Sunday, 30 May 2010

When to optimize?

Prompted by a tweet earlier, I thought I’d share some thoughts on optimization. In code, there are diverging views here, varying between the extremes:

  • Forget the performance; write an awesome application, then see (perhaps profile, perhaps just use it) where it sucks
  • Performance rules! Give yourself an ulcer trying to eek out every last picosecond of CPU and nibble of RAM!

We've all been there Obviously there is some pragmatic middle-ground in the middle where you need to design an app deliberately to allow performance, without stressing over every line of code, every stack-frame, etc.

Is this juxtaposition valid?

I suspect it is. In my day job I’m an app developer: what matters is shipping an app that works, is usable, is clear, doesn’t corrupt the database, doesn’t e-mail real clients from the test server*, etc. Performance is important, but management aren’t going to be impressed with “I shaved 3ms/cycle from the ‘frobing’ loop! oh, yes, but the login page is still broken”.

But my “for kicks” OSS alter-ego is a library developer. Shipping your library with great features is important, but library developers are (in my experience at least) far more interested in all the micro-optimisations. And this makes sense; the people using your library are trusting you to do it well – they’re too busy getting the login page working. And for a library developer, getting these details right is part of how you deliver the best product.


So next time you hear somebody worrying about whether to use string.Concat(string[]), string.Concat(object[]) or StringBuilder: it could be random micro-optimisation gone wild (and please do kick them); but maybe, just maybe, you’re dealing with a closet library developer.

*=yes, I’ve accidentally done that. Once. Fortunately we caught it quickly, and the data wasn’t rude or anything. Lawsuit avoided.

Thursday, 6 May 2010

Strings: sorted

Sorting data… I don’t mean complex bespoke types that you’ve written – I mean inbuilt types like “string”. You probably wouldn’t think too long about trying to sort strings – you just expect them to work.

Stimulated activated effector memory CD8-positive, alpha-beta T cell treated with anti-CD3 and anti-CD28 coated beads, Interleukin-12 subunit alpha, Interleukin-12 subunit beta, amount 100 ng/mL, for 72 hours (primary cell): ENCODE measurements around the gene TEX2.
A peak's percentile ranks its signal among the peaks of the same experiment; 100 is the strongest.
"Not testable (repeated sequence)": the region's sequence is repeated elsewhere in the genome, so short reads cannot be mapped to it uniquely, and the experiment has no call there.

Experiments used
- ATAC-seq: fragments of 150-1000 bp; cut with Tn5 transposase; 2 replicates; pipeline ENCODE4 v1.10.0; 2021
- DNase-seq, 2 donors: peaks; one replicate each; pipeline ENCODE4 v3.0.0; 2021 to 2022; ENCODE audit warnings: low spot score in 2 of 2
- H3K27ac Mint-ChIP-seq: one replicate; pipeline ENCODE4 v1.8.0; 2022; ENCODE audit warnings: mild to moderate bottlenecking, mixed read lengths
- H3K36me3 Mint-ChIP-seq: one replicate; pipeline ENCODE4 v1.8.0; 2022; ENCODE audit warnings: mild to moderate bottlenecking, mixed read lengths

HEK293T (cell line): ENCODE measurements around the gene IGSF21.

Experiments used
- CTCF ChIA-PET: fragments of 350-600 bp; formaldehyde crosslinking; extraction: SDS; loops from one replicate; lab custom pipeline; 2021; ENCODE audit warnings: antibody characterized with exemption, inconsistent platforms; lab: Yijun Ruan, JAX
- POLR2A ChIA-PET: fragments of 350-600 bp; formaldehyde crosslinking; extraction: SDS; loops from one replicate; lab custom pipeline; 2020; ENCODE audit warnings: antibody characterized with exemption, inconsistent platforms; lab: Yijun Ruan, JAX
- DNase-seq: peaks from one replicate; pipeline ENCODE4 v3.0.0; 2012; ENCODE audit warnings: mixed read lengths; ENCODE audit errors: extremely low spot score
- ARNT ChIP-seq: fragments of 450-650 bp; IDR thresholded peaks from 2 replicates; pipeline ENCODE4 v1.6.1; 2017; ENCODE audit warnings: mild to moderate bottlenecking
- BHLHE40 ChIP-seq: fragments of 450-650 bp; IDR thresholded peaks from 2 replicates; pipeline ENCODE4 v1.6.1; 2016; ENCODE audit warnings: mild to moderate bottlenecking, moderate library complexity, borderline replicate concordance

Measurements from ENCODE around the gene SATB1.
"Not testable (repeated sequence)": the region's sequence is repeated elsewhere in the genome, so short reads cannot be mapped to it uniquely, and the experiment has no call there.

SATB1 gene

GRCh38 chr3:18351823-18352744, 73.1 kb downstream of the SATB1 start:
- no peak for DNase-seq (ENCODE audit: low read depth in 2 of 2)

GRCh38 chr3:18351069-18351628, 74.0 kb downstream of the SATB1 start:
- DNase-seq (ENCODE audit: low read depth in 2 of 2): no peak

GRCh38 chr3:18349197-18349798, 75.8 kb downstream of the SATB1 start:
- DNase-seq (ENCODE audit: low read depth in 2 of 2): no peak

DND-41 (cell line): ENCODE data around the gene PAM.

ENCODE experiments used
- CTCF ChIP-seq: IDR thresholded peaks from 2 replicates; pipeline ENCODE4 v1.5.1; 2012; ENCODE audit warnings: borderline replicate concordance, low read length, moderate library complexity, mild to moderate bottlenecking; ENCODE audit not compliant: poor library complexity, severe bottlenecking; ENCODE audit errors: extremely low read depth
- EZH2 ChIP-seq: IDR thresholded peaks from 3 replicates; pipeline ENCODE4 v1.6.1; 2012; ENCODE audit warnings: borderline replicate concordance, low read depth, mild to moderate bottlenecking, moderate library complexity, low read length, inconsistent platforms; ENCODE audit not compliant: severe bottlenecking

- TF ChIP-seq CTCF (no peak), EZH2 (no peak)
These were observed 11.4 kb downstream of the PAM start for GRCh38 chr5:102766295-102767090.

Oddly enough, this wasn’t actually always the case. OK, it is an edge case, but string comparison wasn’t actually guaranteed to be transitive. By this I mean that if we’ve got three values A, B and C, and we’ve tested that A comes before B, and B comes before C – then you might reasonably deduce that A comes before C. This is a key requirement for sorting (and has always been documented as such). But it wasn’t always the case!

Why is this bad? At best case, your data can choose random-looking sort orders. At worst case a “sort” operation may loop forever, attempting to shuffle data that is teasing it.

Even though this oddity was rare, it was problem enough for it to come up in the wild, way back when usenet was in vogue (in other news: Microsoft is shutting down their usenet farm… is that news to anyone?).

It was news to me, but while discussing this curio, somebody observed that it is now fixed in .NET 4.0; the nature of the fix means that the code in the connect article (above) needs re-ordering to show it working and not-working as you flip between framework versions; here’s the updated sample:

        string s1 = "-0.67:-0.33:0.33";
string s2 = "-0.67:0.33:-0.33";
string s3 = "0.67:-0.33:0.33";


In .NET < 4.0 this shows “-1 –1 1” (this is a fail). In .NET 4.0, it shows “1 1 1” (a pass). I tried a range of combinations and couldn’t make it misbehave. A small matter, maybe, but I’m much happier knowing that this has finally been tucked up in bed.